The girls told me about a popular overnight retreat that I could go on specifically for those diagnosed with breast cancer.  Apparently it is so popular the retreat is booking into 2019.   It offers  2 days with special speakers and wellness activities for a very nominal cost and most of the speakers are volunteer professionals.    Most said it would be better enjoyed once cancer treatment is completed.    So I registered as soon as I got home and I am confirmed for next February.    Long way away it seems.  Cancer treatment is definitely taking longer than I expected…I am not a very patient person.  I just want it done…but then I remember I have to take special drugs for 10 years.

One of the ladies talked about getting so many books from each of the specialists that was absolutely overwhelming.  She got a bag of books from the surgeon, a bag of books from the medical oncologist and a bag of books from the radiation oncologist.    She said  it would have been helpful to have a map or some sort of sheet to help her navigate through the information.  Hmmm.  I thought, it probably depends, because each patient has such different treatment plans.  Some have chemo, surgery then radiation.  Some just have surgery and are one and done!  Some have surgery, chemo, and surgery again and then radiation.  Maybe the team of doctors need to provide an individual education plan for the patient so they know what is important for them to read up on.  #3-Review my bag of books and see if there is any pertinent information that I missed or is more relevant now.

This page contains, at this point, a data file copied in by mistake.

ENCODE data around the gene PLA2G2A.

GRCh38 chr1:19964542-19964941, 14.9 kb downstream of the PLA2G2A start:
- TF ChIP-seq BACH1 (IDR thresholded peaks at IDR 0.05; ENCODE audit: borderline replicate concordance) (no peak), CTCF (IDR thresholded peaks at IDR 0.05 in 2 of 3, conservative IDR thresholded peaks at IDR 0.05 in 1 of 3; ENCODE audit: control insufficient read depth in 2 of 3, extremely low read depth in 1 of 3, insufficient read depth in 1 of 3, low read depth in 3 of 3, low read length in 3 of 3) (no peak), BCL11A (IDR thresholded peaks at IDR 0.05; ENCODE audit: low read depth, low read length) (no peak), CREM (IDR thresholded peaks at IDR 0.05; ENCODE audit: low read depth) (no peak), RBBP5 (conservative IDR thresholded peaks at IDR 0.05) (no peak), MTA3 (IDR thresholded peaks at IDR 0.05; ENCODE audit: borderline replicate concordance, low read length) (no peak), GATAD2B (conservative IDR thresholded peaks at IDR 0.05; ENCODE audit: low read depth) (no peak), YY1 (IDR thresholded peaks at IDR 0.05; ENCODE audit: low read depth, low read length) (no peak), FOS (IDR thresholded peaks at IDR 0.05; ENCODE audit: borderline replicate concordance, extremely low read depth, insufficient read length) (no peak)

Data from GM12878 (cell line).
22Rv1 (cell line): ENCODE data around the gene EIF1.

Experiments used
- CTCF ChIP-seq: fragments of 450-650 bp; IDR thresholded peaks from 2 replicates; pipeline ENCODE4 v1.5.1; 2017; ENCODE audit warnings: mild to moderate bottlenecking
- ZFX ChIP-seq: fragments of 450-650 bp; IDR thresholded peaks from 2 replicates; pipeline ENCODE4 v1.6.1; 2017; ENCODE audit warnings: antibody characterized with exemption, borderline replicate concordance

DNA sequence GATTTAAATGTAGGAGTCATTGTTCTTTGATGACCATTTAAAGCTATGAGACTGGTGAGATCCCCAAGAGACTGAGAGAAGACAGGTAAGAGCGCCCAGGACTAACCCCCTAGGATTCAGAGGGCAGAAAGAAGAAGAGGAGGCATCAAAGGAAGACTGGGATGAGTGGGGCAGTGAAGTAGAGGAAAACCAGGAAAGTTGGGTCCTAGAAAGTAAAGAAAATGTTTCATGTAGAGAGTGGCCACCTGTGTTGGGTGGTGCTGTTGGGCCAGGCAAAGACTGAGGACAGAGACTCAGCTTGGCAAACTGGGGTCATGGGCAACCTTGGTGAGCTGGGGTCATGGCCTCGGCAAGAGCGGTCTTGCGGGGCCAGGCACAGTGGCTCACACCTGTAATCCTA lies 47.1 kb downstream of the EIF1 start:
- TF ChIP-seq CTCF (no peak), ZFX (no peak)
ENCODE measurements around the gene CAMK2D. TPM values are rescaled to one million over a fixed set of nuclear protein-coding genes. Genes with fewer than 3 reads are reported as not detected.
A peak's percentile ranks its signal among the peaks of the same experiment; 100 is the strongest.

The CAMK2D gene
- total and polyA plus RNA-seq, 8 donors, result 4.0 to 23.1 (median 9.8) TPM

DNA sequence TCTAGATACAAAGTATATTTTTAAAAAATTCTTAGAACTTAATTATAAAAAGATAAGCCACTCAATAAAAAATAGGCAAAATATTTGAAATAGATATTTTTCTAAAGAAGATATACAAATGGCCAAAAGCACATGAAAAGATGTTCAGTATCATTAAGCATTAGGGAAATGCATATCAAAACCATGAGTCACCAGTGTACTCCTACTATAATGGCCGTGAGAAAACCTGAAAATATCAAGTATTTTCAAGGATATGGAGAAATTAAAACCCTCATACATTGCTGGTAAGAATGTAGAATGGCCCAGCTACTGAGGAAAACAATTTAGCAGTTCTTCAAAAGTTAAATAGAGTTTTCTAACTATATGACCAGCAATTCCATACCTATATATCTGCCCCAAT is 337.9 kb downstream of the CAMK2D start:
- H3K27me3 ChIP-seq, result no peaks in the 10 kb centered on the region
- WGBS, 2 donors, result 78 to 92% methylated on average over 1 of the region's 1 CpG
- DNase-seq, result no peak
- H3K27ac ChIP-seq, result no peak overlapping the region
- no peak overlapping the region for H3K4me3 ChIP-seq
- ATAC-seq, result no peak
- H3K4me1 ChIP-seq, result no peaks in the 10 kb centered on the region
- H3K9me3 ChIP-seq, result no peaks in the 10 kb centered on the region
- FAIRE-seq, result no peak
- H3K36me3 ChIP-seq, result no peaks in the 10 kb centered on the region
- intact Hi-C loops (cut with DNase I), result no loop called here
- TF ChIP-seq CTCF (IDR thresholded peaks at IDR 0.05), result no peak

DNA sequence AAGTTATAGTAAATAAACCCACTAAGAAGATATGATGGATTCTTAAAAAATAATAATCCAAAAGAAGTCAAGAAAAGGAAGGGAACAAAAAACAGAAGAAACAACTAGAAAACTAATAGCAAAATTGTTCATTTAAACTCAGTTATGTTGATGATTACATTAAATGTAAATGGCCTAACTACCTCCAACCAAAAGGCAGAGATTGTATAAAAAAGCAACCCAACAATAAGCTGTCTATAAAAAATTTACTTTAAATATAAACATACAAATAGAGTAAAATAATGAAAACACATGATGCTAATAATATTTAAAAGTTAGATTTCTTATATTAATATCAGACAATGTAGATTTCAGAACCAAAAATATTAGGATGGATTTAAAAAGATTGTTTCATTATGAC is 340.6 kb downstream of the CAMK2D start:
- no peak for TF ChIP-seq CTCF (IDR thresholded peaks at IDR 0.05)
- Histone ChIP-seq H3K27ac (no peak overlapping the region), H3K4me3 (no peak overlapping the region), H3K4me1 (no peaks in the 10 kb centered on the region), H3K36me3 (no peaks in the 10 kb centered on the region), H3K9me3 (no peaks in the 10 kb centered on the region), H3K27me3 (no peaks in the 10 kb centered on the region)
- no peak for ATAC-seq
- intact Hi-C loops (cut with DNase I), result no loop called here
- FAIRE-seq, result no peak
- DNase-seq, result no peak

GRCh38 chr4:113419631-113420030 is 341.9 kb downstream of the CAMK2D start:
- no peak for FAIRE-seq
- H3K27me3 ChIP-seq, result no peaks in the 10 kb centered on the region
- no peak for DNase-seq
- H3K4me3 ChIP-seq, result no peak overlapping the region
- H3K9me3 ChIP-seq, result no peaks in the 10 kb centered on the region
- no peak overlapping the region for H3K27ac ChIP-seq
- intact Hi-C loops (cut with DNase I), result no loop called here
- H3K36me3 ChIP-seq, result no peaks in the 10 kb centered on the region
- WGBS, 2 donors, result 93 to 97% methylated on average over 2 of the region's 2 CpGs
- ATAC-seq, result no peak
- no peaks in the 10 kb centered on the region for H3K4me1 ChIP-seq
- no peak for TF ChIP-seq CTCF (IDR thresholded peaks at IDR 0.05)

I also learned some other interesting tidbits.  Apparently “hospices” aren’t just for people that are about to check out of this world!  They actually have specialized services for those with life threatening illnesses, the people who care for them and those who are bereaved.  They offer Wellness programs like yoga, art therapy, music therapy.  Interesting, they actually have some sessions to work through a book called “Picking up the Pieces: Moving Forward After Surviving Cancer”.     So there is some stuff available after cancer..maybe not a lot but some.

There are always pamphlets and information on a table in the foyer where we meet and there is always something interesting to pick up.   For example I saw something about a “Cottage Dreams Program.”  It basically offers recent cancer survivors and their loved ones a week at a private, donated cottage to celebrate recovery after completing treatment.  You basically have to be out of treatment no longer than 24 months.  It runs from June to December.  The program is available to all Canadian cancer survivors of all ages and all cancers. Cottages are located on lakes and waterways across Ontario & Quebec.  Each family can bring 6 visitors including the survivor.   Wow!?    I may have to check into that further.

It was well worth the hour and a half to attend this group.  I am not sure I will be able to attend next month as the meeting falls on the same day as my chemo treatment.  I will probably be too drowsy to attend since I will have hydrocortisone and benadryl added to the plan.

I hope I shared some interesting tidbits.

By the way,  my dishwasher isn’t going to be installed til next Saturday!  Unbelievable…2 weeks to get a dishwasher that is in stock, installed.   The whole family has pitched in and we haven’t really minded doing the dishes.  I just wanted it installed before next round as I not sure how I will feel and didn’t want to over burden my manual dishwashers.